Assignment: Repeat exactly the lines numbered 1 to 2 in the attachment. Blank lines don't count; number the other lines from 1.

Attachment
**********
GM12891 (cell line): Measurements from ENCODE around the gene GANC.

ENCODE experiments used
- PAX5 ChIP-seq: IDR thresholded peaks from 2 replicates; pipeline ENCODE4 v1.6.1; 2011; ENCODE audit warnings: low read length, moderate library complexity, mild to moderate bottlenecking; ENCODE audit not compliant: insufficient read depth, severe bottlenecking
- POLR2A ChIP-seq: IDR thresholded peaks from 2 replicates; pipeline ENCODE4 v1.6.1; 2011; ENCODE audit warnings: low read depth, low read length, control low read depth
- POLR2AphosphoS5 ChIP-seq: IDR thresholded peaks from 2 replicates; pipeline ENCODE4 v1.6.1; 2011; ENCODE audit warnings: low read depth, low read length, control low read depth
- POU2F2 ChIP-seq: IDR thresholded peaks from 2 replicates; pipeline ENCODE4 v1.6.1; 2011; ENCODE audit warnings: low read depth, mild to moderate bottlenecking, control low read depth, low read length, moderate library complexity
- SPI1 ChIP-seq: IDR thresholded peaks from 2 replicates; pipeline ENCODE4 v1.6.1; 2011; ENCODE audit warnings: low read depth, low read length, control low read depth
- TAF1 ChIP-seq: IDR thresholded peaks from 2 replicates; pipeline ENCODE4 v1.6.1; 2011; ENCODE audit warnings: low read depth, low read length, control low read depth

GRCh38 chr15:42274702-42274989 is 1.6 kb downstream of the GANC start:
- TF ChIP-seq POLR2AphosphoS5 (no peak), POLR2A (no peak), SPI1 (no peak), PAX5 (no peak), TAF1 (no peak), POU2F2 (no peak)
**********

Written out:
GM12891 (cell line): Measurements from ENCODE around the gene GANC.

ENCODE experiments used